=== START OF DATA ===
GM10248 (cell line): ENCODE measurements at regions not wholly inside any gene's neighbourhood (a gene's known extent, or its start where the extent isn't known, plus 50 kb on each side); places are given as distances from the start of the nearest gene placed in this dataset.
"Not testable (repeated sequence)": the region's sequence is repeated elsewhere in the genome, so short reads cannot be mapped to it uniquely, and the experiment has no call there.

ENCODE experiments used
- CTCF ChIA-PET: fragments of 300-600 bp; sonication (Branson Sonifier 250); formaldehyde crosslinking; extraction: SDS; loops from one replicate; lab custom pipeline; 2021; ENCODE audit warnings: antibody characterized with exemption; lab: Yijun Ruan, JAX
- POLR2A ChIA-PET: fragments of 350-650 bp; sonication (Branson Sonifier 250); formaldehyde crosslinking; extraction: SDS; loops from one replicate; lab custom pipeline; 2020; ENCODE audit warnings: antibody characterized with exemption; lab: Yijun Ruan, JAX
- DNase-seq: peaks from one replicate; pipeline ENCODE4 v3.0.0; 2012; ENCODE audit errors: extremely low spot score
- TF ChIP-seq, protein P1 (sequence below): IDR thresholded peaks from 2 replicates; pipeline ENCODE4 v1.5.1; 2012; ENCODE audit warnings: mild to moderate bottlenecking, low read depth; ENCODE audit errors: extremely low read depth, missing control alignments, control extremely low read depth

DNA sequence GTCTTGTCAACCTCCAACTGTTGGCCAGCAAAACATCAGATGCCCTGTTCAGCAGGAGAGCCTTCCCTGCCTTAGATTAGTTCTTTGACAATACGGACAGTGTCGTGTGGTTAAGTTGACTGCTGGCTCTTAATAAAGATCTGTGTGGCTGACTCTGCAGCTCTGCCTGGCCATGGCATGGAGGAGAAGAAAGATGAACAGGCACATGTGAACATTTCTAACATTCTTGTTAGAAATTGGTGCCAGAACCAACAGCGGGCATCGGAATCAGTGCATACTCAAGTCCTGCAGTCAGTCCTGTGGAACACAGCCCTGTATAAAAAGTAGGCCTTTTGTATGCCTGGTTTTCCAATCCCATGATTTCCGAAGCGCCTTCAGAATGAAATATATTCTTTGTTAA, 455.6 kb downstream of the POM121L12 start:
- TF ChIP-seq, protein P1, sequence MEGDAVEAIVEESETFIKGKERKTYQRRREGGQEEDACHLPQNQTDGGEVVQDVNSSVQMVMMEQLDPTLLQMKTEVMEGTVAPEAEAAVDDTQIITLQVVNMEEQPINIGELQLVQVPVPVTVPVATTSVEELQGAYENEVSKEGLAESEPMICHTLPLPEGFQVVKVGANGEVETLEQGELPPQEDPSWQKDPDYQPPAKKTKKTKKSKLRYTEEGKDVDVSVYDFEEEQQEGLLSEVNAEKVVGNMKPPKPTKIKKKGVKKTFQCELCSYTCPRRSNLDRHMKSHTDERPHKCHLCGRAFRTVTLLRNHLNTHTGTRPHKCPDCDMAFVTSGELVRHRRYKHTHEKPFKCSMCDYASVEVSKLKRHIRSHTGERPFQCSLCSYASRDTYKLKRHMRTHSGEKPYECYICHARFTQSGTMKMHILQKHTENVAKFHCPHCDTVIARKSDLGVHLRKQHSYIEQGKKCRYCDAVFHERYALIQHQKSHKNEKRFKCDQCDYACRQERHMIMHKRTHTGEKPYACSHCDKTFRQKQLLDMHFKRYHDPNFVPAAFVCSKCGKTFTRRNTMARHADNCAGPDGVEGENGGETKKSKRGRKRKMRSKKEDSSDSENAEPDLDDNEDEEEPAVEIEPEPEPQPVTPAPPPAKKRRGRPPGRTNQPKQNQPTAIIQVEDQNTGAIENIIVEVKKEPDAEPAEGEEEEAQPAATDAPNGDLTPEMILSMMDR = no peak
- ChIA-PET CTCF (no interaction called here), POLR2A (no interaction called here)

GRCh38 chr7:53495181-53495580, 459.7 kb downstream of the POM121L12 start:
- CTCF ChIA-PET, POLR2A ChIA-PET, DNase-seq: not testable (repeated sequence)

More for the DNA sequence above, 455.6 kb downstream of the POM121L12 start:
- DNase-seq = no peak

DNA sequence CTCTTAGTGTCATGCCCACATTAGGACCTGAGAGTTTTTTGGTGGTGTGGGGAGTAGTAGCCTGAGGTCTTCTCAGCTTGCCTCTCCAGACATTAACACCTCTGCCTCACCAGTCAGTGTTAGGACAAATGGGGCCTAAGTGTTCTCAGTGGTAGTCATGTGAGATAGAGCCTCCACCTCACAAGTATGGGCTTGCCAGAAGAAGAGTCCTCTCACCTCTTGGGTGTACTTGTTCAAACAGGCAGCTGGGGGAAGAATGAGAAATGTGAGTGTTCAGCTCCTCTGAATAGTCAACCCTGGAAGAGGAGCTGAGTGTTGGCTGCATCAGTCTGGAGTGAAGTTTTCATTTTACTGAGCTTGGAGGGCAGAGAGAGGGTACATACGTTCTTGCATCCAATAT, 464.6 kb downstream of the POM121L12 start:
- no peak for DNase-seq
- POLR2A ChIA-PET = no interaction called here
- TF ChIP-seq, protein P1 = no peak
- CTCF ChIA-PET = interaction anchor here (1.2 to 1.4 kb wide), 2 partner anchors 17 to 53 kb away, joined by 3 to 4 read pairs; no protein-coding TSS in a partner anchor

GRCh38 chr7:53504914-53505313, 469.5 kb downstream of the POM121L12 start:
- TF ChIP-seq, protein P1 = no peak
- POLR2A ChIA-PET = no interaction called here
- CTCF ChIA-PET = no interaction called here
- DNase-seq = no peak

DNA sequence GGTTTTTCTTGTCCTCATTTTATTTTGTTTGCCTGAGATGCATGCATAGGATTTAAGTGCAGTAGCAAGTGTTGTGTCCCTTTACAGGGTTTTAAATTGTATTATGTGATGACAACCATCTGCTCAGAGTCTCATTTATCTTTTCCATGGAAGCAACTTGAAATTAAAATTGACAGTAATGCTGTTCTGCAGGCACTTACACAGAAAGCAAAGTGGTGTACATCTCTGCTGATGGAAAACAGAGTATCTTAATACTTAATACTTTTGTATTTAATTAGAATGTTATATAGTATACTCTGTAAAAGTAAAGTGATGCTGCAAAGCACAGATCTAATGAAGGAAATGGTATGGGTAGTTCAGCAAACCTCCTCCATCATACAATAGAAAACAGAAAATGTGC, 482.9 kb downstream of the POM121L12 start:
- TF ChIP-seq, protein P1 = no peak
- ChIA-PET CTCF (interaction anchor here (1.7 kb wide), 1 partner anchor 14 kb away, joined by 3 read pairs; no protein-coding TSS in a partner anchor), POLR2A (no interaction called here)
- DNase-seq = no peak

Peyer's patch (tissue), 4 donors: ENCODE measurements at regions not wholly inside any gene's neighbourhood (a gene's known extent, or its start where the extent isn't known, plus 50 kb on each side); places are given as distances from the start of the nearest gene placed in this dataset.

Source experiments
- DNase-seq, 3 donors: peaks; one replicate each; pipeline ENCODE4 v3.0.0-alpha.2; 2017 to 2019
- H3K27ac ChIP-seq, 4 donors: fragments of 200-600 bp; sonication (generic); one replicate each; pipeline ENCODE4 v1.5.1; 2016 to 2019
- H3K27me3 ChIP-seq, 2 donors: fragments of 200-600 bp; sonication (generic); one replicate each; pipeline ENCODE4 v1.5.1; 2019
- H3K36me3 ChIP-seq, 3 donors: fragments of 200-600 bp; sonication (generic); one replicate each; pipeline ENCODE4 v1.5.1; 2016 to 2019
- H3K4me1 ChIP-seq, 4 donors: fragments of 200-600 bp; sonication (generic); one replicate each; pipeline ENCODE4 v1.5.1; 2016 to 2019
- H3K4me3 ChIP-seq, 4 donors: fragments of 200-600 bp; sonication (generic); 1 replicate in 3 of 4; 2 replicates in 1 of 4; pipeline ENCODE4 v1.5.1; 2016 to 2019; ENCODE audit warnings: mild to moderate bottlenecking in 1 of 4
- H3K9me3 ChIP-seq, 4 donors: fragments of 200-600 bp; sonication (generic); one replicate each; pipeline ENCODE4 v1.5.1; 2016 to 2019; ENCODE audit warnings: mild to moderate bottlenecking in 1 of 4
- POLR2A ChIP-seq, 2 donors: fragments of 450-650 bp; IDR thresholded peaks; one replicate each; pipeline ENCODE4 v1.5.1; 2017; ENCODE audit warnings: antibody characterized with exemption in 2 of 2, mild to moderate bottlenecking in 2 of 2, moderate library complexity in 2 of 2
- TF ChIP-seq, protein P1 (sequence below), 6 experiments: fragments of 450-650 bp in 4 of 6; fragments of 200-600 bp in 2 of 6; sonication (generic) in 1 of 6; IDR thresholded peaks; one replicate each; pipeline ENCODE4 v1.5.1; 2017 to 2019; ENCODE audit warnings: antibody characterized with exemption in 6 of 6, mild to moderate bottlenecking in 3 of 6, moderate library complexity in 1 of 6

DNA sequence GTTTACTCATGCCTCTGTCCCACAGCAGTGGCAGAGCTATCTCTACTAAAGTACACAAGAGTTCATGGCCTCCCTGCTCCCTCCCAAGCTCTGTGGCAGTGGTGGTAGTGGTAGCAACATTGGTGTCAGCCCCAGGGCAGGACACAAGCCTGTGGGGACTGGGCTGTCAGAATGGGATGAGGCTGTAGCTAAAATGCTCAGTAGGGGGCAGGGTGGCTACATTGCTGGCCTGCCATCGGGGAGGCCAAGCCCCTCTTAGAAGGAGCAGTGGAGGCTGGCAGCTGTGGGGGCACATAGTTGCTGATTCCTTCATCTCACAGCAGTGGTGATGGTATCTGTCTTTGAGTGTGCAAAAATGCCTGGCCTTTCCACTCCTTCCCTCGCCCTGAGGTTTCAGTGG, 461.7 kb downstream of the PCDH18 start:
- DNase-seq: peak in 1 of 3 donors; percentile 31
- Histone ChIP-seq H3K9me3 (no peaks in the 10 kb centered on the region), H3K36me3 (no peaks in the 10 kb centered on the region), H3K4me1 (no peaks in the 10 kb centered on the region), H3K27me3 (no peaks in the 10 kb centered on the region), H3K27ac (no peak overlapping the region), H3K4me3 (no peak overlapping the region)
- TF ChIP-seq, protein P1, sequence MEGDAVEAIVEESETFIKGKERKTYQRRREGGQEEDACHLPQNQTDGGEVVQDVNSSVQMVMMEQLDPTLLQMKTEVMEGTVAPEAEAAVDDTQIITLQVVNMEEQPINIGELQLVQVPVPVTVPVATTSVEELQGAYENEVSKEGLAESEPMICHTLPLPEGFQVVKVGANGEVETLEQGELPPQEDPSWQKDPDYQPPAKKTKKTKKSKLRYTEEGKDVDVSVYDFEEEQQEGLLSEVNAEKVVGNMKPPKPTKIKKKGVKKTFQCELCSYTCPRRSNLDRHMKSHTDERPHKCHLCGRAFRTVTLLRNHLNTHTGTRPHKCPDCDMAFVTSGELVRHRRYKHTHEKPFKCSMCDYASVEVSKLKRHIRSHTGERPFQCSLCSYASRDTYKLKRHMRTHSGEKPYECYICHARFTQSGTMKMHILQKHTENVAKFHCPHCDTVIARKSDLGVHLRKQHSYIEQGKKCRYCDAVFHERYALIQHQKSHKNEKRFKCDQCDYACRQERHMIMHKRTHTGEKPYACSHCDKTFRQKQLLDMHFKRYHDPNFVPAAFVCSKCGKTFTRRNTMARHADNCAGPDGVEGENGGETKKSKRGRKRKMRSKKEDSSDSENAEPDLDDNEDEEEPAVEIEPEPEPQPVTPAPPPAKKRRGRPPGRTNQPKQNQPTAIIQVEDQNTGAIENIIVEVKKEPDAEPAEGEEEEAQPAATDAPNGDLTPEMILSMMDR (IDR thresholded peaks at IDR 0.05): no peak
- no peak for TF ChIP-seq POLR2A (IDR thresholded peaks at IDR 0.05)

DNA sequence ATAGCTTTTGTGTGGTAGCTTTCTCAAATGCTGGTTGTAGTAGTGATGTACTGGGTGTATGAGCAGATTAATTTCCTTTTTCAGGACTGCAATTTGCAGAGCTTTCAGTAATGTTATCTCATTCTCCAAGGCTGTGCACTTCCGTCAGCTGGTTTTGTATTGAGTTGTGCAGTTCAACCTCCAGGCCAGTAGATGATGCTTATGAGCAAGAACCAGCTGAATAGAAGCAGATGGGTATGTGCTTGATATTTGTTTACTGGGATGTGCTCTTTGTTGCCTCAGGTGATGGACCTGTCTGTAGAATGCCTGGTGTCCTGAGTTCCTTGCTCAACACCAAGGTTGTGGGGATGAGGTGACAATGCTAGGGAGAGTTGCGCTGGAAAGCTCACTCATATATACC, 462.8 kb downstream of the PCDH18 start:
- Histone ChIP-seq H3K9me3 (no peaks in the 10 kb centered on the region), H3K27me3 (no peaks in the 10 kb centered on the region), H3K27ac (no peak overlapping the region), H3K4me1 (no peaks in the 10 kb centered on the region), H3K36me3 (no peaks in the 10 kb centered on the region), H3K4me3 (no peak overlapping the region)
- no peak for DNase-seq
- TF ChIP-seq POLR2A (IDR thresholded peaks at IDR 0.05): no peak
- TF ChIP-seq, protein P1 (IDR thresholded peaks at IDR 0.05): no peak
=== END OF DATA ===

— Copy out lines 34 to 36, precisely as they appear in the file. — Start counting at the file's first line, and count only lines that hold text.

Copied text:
- H3K36me3 ChIP-seq, 3 donors: fragments of 200-600 bp; sonication (generic); one replicate each; pipeline ENCODE4 v1.5.1; 2016 to 2019
- H3K4me1 ChIP-seq, 4 donors: fragments of 200-600 bp; sonication (generic); one replicate each; pipeline ENCODE4 v1.5.1; 2016 to 2019
- H3K4me3 ChIP-seq, 4 donors: fragments of 200-600 bp; sonication (generic); 1 replicate in 3 of 4; 2 replicates in 1 of 4; pipeline ENCODE4 v1.5.1; 2016 to 2019; ENCODE audit warnings: mild to moderate bottlenecking in 1 of 4